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"Neither America first, which is ultimately America alone, nor America the world's policeman," Sen. Chris Coons told Ian Bremmer in describing VP Joe Biden's approach to foreign policy should he win the presidential election in November. In the latest episode of GZERO World with Ian Bremmer, Sen. Coons provides details of how U.S. relationships with foreign governments and multilateral alliances could change in a Biden presidency. He also defended President Obama's track record, saying "I think it is a mischaracterization of the Obama-Biden foreign policy for President Trump to say that we were picking up the tab and fighting the world's wars and that we were disrespected." Coons stated that Biden would work to restore U.S. involvement in alliances like NATO, and shore up global support to pressure China on labor and environmental standards. The exchange is part of a broad conversation with the Senator about COVID response and economic relief, Russian interference in elections, and the 2020 presidential race. The episode begins airing nationally in the U.S. on Friday, July 10. Check local listings.

Jon Lieber, managing director for the United States at Eurasia Group, shares his insights on US politics:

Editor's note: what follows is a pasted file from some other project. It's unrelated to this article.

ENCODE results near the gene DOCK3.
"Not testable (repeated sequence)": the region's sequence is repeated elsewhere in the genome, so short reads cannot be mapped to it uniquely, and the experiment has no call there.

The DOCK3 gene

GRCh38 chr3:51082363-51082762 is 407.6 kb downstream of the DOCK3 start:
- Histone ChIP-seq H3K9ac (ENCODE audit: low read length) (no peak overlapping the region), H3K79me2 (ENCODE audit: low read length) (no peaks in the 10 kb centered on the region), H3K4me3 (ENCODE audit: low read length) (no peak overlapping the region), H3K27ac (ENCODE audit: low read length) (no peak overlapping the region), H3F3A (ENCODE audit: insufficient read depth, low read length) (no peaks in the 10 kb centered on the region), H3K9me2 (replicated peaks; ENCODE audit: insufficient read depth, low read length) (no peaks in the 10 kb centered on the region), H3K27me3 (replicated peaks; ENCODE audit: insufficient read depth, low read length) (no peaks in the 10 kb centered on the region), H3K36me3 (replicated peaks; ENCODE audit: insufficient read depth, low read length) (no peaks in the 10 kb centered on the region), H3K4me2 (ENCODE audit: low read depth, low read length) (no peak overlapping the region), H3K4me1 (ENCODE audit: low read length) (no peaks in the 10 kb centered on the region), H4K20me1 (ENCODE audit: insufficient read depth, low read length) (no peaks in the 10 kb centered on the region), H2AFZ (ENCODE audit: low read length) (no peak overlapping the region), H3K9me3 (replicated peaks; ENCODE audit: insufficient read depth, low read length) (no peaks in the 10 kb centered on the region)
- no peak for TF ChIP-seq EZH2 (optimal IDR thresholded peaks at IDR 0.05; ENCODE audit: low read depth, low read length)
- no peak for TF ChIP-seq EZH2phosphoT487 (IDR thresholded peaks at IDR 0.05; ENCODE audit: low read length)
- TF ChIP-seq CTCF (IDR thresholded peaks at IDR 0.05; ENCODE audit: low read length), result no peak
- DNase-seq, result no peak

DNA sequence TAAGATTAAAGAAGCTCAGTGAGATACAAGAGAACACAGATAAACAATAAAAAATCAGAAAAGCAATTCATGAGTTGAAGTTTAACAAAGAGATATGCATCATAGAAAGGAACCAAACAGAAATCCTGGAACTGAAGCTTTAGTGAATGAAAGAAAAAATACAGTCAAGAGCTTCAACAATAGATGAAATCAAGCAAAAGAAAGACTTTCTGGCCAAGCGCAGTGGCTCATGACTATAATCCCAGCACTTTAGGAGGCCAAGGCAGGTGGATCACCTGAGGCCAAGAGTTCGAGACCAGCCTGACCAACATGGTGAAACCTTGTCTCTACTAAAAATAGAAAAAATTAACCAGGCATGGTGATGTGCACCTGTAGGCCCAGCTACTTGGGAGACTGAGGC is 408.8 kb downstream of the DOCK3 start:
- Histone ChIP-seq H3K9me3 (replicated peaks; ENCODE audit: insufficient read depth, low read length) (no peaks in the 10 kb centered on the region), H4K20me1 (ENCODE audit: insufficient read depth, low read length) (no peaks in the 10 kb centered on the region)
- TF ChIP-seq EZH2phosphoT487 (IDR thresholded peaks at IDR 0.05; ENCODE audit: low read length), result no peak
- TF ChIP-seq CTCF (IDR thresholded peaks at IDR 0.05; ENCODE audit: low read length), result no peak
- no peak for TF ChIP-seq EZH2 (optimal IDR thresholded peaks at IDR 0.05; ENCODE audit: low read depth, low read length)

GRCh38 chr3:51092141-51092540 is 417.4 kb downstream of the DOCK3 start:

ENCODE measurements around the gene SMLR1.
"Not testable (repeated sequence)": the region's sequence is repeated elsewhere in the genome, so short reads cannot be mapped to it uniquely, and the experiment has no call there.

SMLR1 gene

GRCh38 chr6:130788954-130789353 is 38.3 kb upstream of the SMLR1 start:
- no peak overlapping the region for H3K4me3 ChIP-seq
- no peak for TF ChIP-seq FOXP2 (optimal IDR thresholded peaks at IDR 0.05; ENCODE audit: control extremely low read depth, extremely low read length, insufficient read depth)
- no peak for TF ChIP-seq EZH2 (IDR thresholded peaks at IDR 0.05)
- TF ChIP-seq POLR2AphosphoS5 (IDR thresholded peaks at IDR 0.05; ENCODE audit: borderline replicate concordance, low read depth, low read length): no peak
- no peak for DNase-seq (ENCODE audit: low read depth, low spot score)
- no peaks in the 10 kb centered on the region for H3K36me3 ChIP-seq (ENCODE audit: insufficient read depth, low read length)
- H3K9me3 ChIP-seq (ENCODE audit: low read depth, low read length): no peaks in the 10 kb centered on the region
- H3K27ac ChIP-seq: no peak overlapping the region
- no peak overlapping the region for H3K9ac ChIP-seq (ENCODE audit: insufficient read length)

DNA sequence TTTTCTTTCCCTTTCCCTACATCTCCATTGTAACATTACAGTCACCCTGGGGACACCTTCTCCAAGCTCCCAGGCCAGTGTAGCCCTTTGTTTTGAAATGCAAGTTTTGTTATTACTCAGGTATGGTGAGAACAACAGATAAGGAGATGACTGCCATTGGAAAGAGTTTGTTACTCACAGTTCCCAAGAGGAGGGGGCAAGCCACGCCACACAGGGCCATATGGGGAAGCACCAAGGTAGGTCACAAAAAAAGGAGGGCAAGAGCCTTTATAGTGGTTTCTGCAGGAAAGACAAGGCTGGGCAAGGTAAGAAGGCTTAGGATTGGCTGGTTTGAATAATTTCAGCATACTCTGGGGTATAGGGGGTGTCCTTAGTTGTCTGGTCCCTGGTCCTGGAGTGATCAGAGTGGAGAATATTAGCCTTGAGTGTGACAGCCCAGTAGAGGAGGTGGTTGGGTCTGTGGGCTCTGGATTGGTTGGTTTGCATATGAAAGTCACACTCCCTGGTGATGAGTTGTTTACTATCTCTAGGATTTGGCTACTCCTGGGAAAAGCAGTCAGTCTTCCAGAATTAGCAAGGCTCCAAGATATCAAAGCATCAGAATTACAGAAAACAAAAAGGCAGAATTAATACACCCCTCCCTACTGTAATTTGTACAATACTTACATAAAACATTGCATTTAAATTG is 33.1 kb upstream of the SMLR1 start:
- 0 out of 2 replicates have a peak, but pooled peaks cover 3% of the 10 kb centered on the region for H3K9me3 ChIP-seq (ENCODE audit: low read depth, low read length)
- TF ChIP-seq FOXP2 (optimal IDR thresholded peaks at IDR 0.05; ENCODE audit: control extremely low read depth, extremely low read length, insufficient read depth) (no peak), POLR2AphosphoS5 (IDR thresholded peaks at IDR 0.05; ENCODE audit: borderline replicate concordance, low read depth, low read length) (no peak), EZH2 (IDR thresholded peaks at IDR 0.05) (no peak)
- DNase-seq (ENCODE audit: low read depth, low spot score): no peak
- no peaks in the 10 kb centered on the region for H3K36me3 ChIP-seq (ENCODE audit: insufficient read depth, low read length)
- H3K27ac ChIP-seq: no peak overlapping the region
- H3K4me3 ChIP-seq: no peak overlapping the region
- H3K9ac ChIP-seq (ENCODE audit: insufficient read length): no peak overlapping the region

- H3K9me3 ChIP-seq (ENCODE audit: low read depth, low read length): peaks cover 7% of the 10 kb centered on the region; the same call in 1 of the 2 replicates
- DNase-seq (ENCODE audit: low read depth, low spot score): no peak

How is coronavirus jeopardizing the legitimacy of a 2020 presidential election?

Well, what coronavirus is doing is a lot of states are worrying about people who aren't going to want to come to the polling places in the fall, and they're worried about a shortage of polling workers who are going to want to come out and volunteer to get sick by interacting with a bunch people in person. So, what they're doing is they're looking at making a shift to vote-by-mail. Most states allow some form of absentee balloting today. Five states just automatically mail you a ballot and they don't do any in-person voting. But the challenge here is that a lot of states are unprepared for the sharp increase that's expected. In the last election, 25% of ballots were cast by mail. You may see 50, 60 or even more percent of ballots cast by mail this time, which could overwhelm election administration, which happens at the state level.

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The United States and the European Union have comparable population sizes, but their COVID-19 death toll trajectories have diverged. As of July 8, the average number of new deaths every three days in the EU had fallen 97 percent since peaking at the beginning of April. The US number, however, has fallen only 67 percent over the same period. That means that although both regions' death tolls peaked with only two weeks difference, the EU has flattened its COVID-19 fatality curve faster than America. Some experts attribute the difference to EU countries' more robust public health systems and better compliance with mask-wearing and other social distancing measures.